There’s been an *interesting* discussion on various Facebook groups recently about whether Christianity and Druidry are compatible.
Putting aside that fact that the original post linked to a neo-Nazi site (yep, Nazi Christian Druids are apparently a thing now. Welcome to 2017 folks), the question itself is worth considering.
On the one hand, the fact that there are good, intelligent, wise people who identify as Christian Druids means that, at least for them, the two are compatible. OBOD is explicitly open to people of all faiths and none, and has a whole section on its site about Christianity and Druidry. And of course the founding figures of the 18th-19th century Druid Revival period, such as Iolo Morganwg and William Stukely, were themselves Christians, as was Ross Nichols who founded OBOD.
And there’s some beautiful Christian writings that seem to echo Druidic ideals. Christian scribes preserved much of Pagan myth and poetry, and Celtic Christians often wrote of the Divine within nature. St Francis, too, seems almost Druidic at times. The image above this post is of St Finbarr’s chapel at Gougane Barra, also the site of an ancient healing well and sacred lake.
There’s already a great deal of Christian influence in at least some strands of modern Druidry. And you could argue that since western society has been Christian for nigh-on a thousand years, and Christianity is built into our laws, our calendar year and our social rituals (especially in Britain where we have a state church), we all swim around in a Christian milleu which we can’t avoid.
Other Druids take a different approach, such as ADF, who are explicitly Pagan and practice Druidry as a polytheistic religion, and deliberately depart from the Christian influences of the Druid Revival.
The Druid Network takes a nuanced view, and states:
Holding a pluralistic perspective, it is possible that a Druid might find value in and respect the teachings of the Christian religion and its heritage within Britain, including that of the Culdee or Celtic Christian Church. However, the Druid does not acknowledge deity to be existent outside of Nature, for nothing is beyond Nature: the Druidic understanding is of Nature as All, in a process of perpetual self-creating. This is not Christianity.
At the same time, it is possible for a Christian to respect the teachings of Druidry and to perceive the whole of Nature as created by his one god, and thus profoundly sacred. However, the Christian god is supernatural, ie. transcendant of Nature. This is not Druidry.
FWIW, this definition matches my viewpoint pretty closely.
In the end, as Druidry has no dogma, this question is one every Druid, or Druidically-inclined person, has to answer for themselves. So, are Christianity and Druidry compatible for me?
Well, no. I was raised in a pretty strict Catholic household, and there’s no doubt that the church I knew would not see any room for compatibility with Pagan “devil worship”. On the face of it, I see too much difference between Christianity and Druidry to ever see a way of reconciling the two without losing the essential core of one or the other.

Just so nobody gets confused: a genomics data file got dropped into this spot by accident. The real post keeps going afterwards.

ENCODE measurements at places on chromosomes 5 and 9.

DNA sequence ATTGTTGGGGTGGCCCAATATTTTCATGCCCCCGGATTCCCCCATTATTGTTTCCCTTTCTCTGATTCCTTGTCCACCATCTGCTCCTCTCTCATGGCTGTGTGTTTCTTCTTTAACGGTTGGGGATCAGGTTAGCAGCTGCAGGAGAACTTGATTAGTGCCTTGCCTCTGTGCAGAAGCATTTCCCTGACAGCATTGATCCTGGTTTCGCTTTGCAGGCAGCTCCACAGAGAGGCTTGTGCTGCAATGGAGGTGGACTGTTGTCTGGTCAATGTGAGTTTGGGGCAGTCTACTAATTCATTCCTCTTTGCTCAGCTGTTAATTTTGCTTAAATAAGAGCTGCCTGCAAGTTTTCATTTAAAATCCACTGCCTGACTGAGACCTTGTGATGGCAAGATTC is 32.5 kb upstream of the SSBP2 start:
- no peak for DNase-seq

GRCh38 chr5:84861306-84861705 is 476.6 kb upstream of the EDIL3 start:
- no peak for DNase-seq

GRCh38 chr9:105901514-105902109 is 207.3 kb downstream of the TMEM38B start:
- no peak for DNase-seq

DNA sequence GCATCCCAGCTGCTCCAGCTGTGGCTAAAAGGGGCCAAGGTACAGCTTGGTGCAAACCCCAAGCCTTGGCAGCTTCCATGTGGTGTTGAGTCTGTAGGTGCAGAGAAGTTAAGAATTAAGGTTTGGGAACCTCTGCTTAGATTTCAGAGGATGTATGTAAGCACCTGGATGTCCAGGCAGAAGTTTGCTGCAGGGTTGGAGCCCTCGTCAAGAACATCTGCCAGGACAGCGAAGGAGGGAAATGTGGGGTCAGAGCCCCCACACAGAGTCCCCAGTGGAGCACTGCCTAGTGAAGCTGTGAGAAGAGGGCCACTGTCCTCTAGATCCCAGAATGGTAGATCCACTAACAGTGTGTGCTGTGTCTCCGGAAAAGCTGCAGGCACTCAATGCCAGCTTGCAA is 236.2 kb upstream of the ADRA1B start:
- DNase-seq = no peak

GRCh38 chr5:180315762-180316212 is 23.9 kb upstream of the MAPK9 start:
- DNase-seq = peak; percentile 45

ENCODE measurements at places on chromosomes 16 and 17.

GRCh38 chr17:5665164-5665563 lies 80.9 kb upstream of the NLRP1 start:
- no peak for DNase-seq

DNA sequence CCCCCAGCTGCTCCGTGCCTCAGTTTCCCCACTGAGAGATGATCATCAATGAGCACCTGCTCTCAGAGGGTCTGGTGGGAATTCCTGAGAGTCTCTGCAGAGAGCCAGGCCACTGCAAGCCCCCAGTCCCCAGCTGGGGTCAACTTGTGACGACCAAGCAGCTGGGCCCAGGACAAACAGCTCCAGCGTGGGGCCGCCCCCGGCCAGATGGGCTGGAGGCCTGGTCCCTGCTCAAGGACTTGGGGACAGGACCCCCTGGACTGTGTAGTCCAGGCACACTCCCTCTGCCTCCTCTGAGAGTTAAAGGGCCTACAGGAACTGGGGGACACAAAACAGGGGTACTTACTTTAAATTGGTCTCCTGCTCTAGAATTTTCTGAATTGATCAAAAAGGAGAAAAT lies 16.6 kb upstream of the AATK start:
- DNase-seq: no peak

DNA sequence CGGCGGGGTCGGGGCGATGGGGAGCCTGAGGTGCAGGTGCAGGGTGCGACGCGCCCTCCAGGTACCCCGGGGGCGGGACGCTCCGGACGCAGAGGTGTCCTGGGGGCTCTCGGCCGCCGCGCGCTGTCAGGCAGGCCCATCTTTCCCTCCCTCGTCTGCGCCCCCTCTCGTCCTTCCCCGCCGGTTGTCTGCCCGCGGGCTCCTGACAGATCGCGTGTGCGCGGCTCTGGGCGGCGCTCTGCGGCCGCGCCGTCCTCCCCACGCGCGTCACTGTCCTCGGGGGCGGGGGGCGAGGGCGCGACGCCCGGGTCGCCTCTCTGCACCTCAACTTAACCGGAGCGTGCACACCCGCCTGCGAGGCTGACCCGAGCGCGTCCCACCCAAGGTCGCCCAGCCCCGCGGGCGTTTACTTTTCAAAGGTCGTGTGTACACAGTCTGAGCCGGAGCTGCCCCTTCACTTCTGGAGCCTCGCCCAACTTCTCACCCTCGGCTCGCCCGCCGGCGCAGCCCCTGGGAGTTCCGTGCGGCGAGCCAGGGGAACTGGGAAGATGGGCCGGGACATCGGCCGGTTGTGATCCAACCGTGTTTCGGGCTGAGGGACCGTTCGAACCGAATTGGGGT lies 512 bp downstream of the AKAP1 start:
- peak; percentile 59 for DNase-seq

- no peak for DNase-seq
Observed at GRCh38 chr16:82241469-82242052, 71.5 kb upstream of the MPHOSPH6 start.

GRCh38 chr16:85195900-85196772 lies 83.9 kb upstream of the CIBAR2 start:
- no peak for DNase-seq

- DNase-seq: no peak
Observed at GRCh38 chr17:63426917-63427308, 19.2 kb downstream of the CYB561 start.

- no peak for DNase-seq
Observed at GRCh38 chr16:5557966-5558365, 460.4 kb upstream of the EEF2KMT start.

I do not believe in a creator God. I see the universe as nature’s unfolding, its self-revelation to itself. There is no room in my understanding for supernatural deity sitting apart from the cosmos.
I do not believe in original sin, or hell, or the need for a torturous blood sacrifice to redeem us from our deserved punishment. In fact, I reject those doctrines as morally repugnant.
I believe Jesus (if he existed) was an inspired teacher and philosopher, but not that he was the son of a god.
I can’t see how you could reconcile Druidry’s plurality with the command to “have no other gods before me”.
And I am wary, perhaps suspicious even, of any attempts to bring Christian moral constructs (especially with regard to LGBT rights etc) into Druidry.
So, speaking just for me, I don’t see my Druidry as compatible with the Christianity I know from experience. My Druidry is a deliberate turning away from a religion of churches, books, priests, popes and laws, to the wild wisdom of trees and rivers, stars and stones, fur and feather.
That others have a different view is up to them, and I have no issue with people believing in God and Jesus if it helps them live well. I’m far more interested in whether your belief inspires your life than whether it is the same as mine. And Druidry is big enough for all sorts of beliefs and interpretations, from atheist Druids to Buddhist Druids to Christian Druids to polytheistic and Pagan Druids.
This isn’t to erase our differences, though. As Druid writer John Beckett points out, those differences are important. The God of Christianity is not the Goddess of modern Paganism, is not the many gods of polytheism, is not the Great Mystery that I seek to approach.
But we can all be Druids, as long as we acknowledge that within those differences is the simple fact that we are all human, all on this earth for a brief time.
But not the Nazi Druids. They can fuck off.